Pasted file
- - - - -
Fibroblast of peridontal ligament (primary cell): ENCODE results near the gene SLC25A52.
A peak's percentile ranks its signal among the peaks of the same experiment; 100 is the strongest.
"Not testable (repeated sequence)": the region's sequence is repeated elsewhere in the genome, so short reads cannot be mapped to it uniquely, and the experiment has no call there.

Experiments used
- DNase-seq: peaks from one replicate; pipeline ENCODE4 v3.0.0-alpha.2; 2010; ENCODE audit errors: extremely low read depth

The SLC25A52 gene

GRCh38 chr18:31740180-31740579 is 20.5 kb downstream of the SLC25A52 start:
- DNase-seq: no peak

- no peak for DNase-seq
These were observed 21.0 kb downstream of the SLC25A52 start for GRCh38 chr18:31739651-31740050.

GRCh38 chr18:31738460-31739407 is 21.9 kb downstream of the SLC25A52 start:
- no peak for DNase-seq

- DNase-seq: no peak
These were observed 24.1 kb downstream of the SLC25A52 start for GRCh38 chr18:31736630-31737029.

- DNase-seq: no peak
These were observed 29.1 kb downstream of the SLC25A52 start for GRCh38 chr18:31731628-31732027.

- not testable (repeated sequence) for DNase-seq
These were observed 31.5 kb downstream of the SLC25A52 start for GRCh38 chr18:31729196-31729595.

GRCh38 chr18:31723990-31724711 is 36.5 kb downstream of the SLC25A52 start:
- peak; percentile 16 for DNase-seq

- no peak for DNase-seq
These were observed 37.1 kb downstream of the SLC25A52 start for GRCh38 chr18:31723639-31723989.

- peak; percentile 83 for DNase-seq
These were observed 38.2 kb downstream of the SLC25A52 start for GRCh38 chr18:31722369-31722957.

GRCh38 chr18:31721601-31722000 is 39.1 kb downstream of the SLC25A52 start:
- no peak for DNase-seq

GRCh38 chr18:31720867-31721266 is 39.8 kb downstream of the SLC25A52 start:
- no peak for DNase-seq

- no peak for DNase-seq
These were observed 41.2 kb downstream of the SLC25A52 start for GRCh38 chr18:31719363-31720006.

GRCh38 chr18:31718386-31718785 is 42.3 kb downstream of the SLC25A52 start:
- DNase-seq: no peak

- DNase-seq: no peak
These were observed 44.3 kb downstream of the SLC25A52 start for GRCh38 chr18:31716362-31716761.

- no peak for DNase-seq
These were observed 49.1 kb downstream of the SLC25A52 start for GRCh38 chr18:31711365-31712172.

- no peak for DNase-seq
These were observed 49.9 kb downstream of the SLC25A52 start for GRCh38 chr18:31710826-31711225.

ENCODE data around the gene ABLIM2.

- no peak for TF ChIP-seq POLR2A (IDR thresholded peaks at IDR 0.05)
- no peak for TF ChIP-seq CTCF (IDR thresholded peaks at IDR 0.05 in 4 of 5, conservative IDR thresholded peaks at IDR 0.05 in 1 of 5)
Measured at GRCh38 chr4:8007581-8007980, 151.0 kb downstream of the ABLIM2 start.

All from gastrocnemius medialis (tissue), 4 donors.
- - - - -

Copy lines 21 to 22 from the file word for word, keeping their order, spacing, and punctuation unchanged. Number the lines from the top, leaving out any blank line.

- no peak for DNase-seq
These were observed 37.1 kb downstream of the SLC25A52 start for GRCh38 chr18:31723639-31723989.